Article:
Vietnamese Shaking Beef (Bo Luc Lac)

Vietnamese Shaking Beef | Sprig and Flours 1-3My roommate Brian and I went on our first pilgrimage of the year to Christina’s Homemade Ice Cream last night. I left the apartment in sandals and a thin cardigan (to clear any possible confusion – I was wearing other things too!). The night air was so warm and soft – it was like a gentle hug from mother nature. Spring is unpacking her bags, and she’s here to stay. I am crossing my fingers and hoping this nice weather will lure me outdoors more often. So far I am not getting off to a good start on account of I was being held hostage at work on Friday for twelve hours by my inner taskmaster. The alternative was to leave all my work for Monday, but that would have made me even more sad. Ending that long day with ice cream was just what the doctor ordered. 

This past week was concentrated with delicious food and amazing company. I had the privilege of meeting two of my favorite food bloggers in person. It was such a treat, and I am still recovering from being starstruck. Betty of Le Jus d’Orange and I got together at one of Boston’s finest establishments, Flour Bakery & Cafe. We talked about food, photography, and our beloved home state, California. She is brilliant in every single way a person can be brilliant. Not to mention, she is an incredibly beautiful and humble lady. 

I brunched with Liz of Floating Kitchen, one of my oldest reads, at Cafe Luna (a must try if you’re in the area!) over the weekend.  She is the gal who roped me into the networking side of blogging by passing a Liebster award to me (and I must shamefully confess the post is still hanging out in WordPress draftland). Like the new girl in school, I knew no one when I started Sprig and Flours, and Liz, the effervescent ball of love and life that she is, virtually linked elbows with me and in a way, pulled me out to join the others on the food blogger playground. 

Vietnamese Shaking Beef | Sprig and Flours 15a Vietnamese Shaking Beef | Sprig and Flours 2-2aThe other day I was chatting with a friend from work/fellow Californian. As we talked about the shady, green hiking trails and the big, open beaches in California,  I immediately felt a yearning to be back there. The raw land is what I miss the most (inhabitants aside). California sits on such beautiful land, along the coast and covered in mountain ranges – it’s no wonder the masses are flocking there. It was hard to appreciate it when I was living there, but I will never deny that California is a gem, one of a kind. 

Having spent most of my life in the Bay Area, I was spoiled by the prolific Vietnamese food community. Pho made by people with little to no degrees of separation from Vietnam. Spicy, authentic, and highly addicting bun bo hue. Crispy bun xeo, filled with shrimp and pork, then dipped in the most amazing fish sauce. Creamy avocado smoothies for days!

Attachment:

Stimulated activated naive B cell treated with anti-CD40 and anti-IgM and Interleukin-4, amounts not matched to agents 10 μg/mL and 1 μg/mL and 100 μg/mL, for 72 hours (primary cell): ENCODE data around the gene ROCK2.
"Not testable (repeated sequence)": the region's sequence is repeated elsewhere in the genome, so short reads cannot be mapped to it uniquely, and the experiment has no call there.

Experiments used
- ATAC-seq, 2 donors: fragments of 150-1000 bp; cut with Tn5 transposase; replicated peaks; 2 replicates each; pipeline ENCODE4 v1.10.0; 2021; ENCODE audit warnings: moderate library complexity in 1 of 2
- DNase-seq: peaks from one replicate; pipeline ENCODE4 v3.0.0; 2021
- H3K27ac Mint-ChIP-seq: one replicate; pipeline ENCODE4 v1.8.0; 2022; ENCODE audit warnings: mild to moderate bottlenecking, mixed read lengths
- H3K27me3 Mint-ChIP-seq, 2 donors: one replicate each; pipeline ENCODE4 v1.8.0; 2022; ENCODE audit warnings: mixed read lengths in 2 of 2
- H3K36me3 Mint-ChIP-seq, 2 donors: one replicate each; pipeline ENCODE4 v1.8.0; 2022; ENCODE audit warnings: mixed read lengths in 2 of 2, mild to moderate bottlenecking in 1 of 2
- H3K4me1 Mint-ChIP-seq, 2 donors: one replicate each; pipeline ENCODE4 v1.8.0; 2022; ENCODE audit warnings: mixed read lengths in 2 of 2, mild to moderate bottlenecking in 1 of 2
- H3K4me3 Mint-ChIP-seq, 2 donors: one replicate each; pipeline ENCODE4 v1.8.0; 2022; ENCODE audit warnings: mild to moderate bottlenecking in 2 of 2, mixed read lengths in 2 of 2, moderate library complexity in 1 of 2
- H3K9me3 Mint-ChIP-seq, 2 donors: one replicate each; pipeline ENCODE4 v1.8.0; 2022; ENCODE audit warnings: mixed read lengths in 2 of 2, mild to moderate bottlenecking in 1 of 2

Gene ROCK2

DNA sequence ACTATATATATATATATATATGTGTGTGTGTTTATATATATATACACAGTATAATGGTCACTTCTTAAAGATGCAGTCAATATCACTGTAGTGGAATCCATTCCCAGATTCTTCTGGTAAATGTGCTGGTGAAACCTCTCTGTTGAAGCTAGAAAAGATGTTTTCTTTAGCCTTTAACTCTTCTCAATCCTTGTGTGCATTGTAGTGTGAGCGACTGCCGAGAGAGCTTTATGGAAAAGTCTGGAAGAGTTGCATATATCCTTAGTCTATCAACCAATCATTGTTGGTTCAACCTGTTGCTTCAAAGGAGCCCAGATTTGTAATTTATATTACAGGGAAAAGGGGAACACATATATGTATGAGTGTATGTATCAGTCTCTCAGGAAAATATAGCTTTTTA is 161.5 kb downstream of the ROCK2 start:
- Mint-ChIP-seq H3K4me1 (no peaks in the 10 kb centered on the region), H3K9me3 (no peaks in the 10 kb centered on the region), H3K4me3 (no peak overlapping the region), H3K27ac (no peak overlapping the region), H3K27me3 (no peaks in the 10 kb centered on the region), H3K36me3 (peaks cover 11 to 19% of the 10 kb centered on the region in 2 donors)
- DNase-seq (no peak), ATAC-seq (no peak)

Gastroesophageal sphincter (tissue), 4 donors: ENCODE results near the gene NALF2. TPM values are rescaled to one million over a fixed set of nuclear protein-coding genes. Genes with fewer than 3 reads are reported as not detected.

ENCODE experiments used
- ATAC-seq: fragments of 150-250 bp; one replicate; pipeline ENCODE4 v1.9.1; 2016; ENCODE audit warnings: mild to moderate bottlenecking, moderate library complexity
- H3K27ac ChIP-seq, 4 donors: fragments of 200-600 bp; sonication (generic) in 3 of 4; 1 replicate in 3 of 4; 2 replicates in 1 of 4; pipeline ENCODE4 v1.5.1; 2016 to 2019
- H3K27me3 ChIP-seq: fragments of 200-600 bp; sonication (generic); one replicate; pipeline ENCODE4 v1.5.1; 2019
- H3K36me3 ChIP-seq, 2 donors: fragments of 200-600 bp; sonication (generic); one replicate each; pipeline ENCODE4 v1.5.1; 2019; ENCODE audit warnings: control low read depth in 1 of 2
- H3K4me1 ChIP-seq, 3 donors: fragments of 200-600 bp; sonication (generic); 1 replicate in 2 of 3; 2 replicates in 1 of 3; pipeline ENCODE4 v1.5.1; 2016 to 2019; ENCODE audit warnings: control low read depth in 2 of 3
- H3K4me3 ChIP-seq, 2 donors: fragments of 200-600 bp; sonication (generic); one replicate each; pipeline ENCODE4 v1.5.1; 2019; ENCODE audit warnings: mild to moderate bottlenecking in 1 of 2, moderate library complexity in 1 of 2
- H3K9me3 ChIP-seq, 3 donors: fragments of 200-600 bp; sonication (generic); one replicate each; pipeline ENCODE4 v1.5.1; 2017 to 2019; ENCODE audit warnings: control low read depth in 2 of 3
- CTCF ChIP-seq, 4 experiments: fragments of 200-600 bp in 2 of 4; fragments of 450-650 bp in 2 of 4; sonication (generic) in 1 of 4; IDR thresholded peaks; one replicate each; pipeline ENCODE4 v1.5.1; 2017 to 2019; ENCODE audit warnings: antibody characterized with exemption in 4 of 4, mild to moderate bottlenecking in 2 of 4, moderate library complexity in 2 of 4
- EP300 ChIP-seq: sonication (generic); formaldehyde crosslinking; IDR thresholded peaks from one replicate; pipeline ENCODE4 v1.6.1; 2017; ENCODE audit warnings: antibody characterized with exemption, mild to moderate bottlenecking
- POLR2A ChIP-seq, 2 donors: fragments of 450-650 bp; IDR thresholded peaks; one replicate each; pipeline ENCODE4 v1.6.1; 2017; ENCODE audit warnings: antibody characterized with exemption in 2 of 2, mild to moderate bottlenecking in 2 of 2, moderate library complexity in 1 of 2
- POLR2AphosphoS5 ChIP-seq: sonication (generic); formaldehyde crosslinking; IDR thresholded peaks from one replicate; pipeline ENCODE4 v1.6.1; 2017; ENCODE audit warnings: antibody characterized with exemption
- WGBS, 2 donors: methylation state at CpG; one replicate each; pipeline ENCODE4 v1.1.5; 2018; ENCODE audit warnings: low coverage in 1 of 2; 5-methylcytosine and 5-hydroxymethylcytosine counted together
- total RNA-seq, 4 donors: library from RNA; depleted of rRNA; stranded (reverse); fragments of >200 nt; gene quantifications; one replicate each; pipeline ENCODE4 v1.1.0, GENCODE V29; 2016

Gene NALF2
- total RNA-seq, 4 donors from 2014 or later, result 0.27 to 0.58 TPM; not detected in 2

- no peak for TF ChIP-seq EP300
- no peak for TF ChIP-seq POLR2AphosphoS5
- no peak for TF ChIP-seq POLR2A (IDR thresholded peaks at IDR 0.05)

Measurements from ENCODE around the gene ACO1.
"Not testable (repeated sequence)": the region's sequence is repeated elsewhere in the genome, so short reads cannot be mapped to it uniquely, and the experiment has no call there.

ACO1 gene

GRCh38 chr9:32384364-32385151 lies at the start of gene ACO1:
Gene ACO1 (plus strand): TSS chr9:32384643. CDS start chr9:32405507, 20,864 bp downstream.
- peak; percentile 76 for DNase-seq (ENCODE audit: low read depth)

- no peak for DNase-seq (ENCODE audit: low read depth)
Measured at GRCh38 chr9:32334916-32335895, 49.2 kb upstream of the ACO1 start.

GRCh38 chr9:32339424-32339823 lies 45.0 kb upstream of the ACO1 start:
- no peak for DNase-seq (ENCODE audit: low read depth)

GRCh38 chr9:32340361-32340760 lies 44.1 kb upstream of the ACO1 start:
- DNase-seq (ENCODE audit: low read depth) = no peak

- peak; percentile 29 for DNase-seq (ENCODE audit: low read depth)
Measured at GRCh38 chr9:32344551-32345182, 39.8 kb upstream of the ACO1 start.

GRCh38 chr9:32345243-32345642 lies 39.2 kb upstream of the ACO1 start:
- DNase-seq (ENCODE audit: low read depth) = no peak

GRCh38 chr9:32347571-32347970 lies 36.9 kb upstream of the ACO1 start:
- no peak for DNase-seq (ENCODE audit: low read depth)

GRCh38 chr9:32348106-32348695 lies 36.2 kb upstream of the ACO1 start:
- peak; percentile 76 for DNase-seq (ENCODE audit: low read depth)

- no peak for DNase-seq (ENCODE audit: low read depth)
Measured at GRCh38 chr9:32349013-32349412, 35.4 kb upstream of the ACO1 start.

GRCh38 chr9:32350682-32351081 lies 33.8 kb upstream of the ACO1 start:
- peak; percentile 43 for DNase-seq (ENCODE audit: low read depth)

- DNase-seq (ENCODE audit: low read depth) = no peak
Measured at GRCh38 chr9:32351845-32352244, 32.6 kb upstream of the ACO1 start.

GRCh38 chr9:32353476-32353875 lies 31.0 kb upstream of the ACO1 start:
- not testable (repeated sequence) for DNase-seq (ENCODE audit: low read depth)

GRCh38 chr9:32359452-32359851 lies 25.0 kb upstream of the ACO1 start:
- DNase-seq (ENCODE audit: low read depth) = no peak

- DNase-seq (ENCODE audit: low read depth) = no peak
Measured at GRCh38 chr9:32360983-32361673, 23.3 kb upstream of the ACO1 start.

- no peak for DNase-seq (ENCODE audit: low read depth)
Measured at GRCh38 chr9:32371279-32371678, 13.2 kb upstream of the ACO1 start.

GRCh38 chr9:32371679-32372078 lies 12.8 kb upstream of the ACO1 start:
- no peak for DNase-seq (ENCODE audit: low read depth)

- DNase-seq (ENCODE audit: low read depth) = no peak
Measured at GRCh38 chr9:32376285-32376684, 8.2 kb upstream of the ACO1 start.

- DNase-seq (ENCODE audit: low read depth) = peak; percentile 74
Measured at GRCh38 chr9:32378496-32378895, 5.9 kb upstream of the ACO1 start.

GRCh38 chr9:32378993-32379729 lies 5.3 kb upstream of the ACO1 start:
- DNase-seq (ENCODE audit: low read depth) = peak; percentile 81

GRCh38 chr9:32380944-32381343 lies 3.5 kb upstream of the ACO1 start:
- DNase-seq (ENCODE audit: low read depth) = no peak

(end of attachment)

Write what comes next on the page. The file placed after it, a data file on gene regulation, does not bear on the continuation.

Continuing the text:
Vietnamese food and California are closely associated in my mind, and because I miss them both so much, I made Vietnamese shaking beef, or bo luc lac, to soothe the ache in my heart (and also the hunger in my stomach!). Tender beef is coated with sugar, then seared in hot oil in a large saute pan. When you add the vinegary sauce to the meat, you shake the pan to coat the meat, hence, shaking beef! Butter and garlic are also involved, so yes, this dish is very rich and so incredibly delicious. The shaking beef is served over a bed of fresh red leaf lettuce and with a simple lime dipping sauce. It takes less than 20 minutes to whip up, so it’s a great dish to serve during the week when time is not on your side. However, the beef does need to marinate in sugar, salt, and freshly ground black pepper for at least one hour.

This awesome recipe was adapted from Charles Phan’s shaking beef recipe in the Slanted Door cookbook. One of my dearest friends, Isheeta, sent me the cookbook last Christmas, and it is PHAN-nomenal (hehe). I love every single page in this book, just like I love every single cell in Isheeta. 

So if you’re a displaced Californian, come on over and we’ll eat our feelings together!

Vietnamese Shaking Beef | Sprig and Flours 1-4Vietnamese Shaking Beef | Sprig and Flours 49Vietnamese Shaking Beef | Sprig and Flours 32Vietnamese Shaking Beef | Sprig and Flours 26Vietnamese Shaking Beef | Sprig and Flours 47Vietnamese Shaking Beef | Sprig and Flours 55Vietnamese Shaking Beef | Sprig and Flours 68Vietnamese Shaking Beef | Sprig and Flours 90Vietnamese Shaking Beef | Sprig and Flours 1-5I am making some minor changes around here. You’ll see a new post every Monday now and occasionally Thursdays too (thanks to Liz’s awesome advice). I recently switched over from editing my photos in Adobe Photoshop to Adobe Lightroom. My life is changed forever. I am also experimenting with VSCO film – it’s a really neat product, especially handy for inept food photographers like myself. Karl, during his last visit, brought me our tripod from California. You will probably see more of me (or at least my hands) in future posts! Finally, I am incorporating my 35mm lens, which had been spending most of its young life idle in the camera bag, to my photoshoots.